Garden Beds Are An Urban Selling Point
Article/Eblast Distribution by Nashville Home Inspection; January 5, 2014
Many city-dwellers are finding they don’t have to move out to the suburbs to putter in a garden. The urban agriculture movement has taken hold, and includes a range of city garden options – both in rental and owner-occupied housing.
According to the American Community Gardening Association, there are approximately 18,000 community gardens in North America, and more and more of them are sprouting up in apartment and townhome communities.
According to one study, property managers see vegetable and flower gardens as a way to attract tenants, as well as lowering landscaping and maintenance costs. It has been suggested that community gardens help tenants socialize and share a communal activity, resulting in longer-term owners and renters, and improved property values.
Garden plots and raised beds can be found not only in new single-family and condo developments, but also in new and older affordable housing projects. The goal is the same no matter where to the garden is located: to encourage homeowners and residents to get outside, to allow people to connect with each other and to grow food.
The national developer KB Homes included 16 raised beds for its residents in a 52-unit luxury condo building in California. An Atlanta-based company maintains urban gardens in about 20 percent of their properties because empty-nesters don’t necessarily want to leave their gardening hobby behind. While it may cost $5,000 to $10,000 to start a garden in a residential development, property managers believe the costs are more than out-weighed by the satisfaction engendered in residents.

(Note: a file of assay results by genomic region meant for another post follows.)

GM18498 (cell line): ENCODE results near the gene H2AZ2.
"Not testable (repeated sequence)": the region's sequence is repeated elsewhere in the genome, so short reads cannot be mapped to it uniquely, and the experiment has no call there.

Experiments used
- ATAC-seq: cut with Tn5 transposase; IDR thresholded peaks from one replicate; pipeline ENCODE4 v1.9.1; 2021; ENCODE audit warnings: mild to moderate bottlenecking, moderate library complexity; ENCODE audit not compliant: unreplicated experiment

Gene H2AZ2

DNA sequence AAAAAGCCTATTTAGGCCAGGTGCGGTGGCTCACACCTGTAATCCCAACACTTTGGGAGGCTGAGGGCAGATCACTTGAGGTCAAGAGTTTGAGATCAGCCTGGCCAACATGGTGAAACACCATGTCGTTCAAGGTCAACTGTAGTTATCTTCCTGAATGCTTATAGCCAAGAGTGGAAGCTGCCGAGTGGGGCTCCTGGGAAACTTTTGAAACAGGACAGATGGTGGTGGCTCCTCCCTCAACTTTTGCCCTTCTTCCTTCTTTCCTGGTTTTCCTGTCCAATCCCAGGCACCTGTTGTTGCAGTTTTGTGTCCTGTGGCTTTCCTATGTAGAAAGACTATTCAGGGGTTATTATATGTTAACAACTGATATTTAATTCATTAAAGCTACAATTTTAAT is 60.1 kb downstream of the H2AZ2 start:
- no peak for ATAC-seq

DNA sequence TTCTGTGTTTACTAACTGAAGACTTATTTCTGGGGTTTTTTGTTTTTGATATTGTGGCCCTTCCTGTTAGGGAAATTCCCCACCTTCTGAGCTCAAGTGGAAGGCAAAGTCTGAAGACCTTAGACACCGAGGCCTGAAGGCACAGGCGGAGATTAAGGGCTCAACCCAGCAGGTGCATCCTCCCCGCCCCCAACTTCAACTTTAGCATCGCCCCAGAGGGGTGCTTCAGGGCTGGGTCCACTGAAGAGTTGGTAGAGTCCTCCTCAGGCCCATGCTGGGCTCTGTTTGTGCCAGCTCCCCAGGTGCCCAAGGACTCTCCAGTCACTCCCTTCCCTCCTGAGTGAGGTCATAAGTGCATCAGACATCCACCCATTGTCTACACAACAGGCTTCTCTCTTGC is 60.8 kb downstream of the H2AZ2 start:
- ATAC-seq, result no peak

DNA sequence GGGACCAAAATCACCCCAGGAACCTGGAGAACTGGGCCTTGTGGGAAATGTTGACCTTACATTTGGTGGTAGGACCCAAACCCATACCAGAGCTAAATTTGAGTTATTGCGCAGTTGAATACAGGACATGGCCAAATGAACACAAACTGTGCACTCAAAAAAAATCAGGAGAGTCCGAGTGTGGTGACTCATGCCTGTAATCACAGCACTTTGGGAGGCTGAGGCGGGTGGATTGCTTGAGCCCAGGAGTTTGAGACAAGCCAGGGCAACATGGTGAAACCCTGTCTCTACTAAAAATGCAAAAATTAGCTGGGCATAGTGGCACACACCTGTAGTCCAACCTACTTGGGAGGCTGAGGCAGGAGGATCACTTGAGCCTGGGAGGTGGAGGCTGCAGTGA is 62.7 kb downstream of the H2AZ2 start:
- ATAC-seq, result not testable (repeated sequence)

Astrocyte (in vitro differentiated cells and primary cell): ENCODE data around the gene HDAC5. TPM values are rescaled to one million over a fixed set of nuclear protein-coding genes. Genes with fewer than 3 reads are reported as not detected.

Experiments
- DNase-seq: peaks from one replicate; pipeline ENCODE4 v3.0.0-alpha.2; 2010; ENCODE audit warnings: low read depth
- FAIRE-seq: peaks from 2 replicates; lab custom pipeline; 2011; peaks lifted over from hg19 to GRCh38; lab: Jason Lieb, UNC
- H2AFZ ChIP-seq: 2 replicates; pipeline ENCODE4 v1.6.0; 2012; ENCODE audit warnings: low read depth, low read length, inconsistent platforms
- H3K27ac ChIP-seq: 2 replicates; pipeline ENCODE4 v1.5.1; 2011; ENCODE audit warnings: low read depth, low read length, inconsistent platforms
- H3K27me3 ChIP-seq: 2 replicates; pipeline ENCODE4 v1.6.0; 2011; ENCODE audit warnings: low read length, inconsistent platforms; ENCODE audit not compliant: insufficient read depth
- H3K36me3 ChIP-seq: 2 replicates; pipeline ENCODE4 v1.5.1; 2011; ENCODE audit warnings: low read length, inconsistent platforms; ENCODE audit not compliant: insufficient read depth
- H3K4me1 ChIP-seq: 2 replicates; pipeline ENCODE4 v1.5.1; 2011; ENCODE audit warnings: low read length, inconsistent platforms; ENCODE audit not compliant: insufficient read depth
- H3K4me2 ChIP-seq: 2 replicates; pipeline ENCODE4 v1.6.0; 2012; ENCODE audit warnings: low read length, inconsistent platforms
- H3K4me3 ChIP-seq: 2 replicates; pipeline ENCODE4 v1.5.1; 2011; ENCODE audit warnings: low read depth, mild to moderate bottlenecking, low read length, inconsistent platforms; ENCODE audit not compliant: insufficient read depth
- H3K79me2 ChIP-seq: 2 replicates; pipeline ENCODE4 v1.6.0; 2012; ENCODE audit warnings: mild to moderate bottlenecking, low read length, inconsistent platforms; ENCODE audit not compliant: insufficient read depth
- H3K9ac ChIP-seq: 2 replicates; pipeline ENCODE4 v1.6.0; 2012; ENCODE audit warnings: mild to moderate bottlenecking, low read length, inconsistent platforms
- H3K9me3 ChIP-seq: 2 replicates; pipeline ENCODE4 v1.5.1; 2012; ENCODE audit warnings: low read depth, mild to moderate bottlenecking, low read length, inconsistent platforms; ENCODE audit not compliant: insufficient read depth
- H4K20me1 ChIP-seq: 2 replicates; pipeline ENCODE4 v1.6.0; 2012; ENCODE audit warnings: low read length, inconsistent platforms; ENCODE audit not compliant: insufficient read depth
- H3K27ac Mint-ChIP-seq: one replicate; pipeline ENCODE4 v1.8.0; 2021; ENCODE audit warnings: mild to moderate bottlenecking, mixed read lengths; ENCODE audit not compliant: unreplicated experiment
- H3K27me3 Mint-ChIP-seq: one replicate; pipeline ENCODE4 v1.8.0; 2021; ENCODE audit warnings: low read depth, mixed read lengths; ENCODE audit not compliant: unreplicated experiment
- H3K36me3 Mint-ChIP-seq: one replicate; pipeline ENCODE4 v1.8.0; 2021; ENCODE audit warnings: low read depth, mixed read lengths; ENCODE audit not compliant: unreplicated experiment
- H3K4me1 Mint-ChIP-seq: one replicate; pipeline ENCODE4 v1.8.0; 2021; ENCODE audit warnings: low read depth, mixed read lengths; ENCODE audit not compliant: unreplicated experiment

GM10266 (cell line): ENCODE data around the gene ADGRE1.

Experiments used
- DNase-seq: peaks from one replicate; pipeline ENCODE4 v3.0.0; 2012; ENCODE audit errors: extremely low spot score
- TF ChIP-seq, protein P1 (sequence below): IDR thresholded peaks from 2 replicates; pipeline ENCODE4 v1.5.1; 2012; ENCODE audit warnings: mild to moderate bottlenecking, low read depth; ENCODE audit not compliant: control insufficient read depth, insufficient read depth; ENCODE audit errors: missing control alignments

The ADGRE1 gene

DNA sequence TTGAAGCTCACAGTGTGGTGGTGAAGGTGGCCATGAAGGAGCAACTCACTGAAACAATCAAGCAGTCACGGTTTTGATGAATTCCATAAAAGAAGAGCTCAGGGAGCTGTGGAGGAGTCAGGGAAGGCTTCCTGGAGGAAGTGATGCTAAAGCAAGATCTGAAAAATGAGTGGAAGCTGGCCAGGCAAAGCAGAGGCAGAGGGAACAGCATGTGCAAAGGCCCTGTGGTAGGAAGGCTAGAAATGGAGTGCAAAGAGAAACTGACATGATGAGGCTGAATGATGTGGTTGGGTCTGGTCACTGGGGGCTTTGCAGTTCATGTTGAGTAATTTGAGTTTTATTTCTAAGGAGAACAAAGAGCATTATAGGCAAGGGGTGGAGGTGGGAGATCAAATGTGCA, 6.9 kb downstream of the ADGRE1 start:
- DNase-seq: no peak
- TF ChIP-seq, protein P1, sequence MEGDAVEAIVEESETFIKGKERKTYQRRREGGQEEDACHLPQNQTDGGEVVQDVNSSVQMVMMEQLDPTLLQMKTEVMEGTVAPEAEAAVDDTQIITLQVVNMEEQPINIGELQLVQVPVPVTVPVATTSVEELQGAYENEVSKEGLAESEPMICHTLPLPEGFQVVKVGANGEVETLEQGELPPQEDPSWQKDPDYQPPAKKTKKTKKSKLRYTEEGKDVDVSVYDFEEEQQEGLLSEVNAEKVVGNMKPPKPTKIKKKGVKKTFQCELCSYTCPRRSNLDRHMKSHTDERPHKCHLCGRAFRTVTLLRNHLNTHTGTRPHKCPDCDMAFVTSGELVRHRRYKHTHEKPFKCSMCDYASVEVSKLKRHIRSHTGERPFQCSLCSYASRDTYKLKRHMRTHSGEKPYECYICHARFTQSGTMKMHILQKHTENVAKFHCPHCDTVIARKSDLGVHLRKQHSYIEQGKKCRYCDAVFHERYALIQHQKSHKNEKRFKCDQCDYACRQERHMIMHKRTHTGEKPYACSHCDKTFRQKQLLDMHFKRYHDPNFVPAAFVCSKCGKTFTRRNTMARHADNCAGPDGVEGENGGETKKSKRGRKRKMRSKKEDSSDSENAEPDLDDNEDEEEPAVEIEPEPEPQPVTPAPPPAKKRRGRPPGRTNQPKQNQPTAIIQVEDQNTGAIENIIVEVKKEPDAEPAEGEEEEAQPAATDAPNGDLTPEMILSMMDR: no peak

The United States has a history of urban gardening, including the Victory Gardens of World War II. During the war, Victory Gardens were planted by families in the U.S. to help prevent food shortage. According to the World War II Museum, in 1944 these gardens were responsible for producing 40% of all vegetables grown in the United States.
In addition, it is estimated that by 2050, almost 80% of the world’s population will live in or around urban centers, and the U.S. population will increase by about 6 million people in the intervening years. Urban and vertical gardens may be the only way to accommodate the food needs of a growing and hungry population.
Vertical farming is a method of urban farming which focuses on cultivating plant life within a skyscraper greenhouse or on vertical inclined surfaces. Skyscrapers are considered a suitable location for agricultural development because of glass windows allowing natural sunlight within a temperature-controlled environment.
Source: Eblast distribution, 010514, provided by Nashville Home Inspection | Blog, In The News, distribution provided by Kenneth Bargers and Bargers Solutions, member of Pilkerton Realtors, residential real estate services located in Nashville, Tennessee